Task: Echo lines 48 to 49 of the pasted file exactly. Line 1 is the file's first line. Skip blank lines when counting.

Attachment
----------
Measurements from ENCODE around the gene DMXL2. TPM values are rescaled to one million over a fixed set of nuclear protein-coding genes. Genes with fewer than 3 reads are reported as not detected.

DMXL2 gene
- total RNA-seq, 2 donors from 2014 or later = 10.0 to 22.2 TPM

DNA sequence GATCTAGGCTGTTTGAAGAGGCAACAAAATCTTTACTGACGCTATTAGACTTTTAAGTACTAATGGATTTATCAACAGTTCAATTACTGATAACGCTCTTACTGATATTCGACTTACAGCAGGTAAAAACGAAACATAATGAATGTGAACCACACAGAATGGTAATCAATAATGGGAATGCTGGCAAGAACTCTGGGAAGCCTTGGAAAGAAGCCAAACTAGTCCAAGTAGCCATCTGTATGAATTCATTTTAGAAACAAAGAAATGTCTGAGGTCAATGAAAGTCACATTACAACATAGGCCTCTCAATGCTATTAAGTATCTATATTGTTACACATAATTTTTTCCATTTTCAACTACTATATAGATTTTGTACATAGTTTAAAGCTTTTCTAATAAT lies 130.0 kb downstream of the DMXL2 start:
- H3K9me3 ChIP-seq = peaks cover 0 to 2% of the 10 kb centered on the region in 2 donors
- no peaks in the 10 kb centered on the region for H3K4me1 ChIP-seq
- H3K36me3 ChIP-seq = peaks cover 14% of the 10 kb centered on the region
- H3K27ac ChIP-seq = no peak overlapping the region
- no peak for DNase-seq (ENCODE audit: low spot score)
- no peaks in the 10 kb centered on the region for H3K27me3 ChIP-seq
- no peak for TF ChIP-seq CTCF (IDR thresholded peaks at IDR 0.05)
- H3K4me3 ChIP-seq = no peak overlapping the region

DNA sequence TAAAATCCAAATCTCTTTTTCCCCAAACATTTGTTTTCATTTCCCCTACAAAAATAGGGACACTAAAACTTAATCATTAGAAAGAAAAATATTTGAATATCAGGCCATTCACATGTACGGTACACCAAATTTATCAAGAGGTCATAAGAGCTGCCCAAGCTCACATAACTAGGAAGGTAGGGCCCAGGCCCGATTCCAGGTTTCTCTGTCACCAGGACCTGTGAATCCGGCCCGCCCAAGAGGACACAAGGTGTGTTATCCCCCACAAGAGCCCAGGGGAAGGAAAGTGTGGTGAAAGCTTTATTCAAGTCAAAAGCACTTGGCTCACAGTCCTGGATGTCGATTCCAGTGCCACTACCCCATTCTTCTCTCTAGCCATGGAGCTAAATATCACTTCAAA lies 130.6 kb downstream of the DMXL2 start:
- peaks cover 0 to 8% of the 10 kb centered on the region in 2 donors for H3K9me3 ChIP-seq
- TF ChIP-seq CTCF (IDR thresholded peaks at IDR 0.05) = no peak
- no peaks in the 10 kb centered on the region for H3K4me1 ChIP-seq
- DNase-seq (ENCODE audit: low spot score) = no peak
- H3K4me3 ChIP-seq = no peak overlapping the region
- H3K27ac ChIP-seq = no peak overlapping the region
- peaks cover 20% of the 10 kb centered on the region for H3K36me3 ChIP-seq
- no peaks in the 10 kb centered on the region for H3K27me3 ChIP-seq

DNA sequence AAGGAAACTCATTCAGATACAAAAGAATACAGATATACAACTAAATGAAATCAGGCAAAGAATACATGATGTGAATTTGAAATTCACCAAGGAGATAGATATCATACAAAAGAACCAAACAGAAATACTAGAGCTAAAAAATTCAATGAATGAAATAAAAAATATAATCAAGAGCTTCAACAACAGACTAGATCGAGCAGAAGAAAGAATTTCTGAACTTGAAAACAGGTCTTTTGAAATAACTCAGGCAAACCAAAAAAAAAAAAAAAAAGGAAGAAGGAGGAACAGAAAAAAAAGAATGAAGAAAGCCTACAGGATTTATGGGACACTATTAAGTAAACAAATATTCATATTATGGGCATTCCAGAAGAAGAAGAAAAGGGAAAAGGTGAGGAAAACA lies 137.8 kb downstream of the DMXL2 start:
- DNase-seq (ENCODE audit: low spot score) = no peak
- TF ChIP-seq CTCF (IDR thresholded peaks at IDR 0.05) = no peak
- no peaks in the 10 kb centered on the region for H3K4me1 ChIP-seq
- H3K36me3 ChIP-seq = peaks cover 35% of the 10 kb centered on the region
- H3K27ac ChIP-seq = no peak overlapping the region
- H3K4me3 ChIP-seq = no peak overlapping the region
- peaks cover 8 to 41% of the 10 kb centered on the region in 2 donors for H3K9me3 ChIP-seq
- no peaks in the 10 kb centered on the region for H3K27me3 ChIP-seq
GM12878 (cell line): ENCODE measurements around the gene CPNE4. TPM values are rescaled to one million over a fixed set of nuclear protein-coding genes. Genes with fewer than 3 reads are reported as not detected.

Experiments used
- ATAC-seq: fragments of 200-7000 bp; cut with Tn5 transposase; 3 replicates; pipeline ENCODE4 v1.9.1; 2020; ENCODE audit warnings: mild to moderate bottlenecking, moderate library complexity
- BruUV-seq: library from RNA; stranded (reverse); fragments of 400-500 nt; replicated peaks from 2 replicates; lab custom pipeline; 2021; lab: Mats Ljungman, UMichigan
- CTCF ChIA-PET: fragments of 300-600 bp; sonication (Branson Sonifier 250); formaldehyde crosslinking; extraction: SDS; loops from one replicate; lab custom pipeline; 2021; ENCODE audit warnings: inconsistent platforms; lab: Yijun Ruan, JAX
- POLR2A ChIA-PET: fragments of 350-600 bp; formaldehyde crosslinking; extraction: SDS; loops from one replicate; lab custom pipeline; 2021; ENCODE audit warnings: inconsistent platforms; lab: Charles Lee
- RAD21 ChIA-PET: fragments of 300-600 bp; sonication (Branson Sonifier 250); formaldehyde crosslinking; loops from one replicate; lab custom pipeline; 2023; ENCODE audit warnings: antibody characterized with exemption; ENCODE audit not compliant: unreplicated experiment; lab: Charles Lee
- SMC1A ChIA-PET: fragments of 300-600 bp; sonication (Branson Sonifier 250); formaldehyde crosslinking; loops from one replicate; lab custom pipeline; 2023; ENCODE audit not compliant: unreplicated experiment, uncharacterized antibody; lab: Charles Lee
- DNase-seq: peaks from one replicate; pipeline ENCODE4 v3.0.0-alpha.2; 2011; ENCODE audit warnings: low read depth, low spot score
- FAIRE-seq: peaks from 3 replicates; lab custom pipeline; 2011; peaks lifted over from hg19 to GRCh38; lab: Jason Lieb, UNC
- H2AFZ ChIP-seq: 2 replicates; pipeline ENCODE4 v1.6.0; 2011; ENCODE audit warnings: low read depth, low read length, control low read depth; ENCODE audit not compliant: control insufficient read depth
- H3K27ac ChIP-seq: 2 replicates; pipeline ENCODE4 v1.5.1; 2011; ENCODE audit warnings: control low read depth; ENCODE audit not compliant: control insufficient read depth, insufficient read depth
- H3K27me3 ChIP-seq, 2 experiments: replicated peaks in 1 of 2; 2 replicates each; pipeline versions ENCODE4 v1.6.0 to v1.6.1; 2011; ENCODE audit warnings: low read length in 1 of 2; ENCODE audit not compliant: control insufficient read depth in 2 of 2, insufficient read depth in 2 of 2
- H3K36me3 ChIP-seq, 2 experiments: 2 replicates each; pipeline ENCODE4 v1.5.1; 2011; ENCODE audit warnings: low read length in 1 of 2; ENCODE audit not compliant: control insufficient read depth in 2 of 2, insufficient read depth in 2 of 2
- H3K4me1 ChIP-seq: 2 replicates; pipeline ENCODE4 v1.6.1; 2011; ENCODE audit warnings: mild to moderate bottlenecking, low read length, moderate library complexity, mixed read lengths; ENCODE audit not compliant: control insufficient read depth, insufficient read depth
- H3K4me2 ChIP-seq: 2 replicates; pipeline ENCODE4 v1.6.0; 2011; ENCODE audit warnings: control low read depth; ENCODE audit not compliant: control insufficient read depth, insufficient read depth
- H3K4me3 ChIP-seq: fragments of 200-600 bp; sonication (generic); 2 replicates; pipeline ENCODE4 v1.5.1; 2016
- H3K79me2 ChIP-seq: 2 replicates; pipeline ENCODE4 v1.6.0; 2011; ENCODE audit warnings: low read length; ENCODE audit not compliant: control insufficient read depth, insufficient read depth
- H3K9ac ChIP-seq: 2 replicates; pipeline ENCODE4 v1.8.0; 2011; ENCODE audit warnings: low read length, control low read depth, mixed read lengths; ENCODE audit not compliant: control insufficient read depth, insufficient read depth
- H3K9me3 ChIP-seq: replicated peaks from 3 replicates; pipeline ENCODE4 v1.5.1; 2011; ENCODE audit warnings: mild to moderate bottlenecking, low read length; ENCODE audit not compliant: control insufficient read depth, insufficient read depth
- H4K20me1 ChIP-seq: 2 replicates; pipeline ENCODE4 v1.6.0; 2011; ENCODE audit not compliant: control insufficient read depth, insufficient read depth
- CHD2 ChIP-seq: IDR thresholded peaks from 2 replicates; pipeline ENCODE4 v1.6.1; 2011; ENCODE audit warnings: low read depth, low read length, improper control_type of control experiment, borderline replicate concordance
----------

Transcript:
- H3K79me2 ChIP-seq: 2 replicates; pipeline ENCODE4 v1.6.0; 2011; ENCODE audit warnings: low read length; ENCODE audit not compliant: control insufficient read depth, insufficient read depth
- H3K9ac ChIP-seq: 2 replicates; pipeline ENCODE4 v1.8.0; 2011; ENCODE audit warnings: low read length, control low read depth, mixed read lengths; ENCODE audit not compliant: control insufficient read depth, insufficient read depth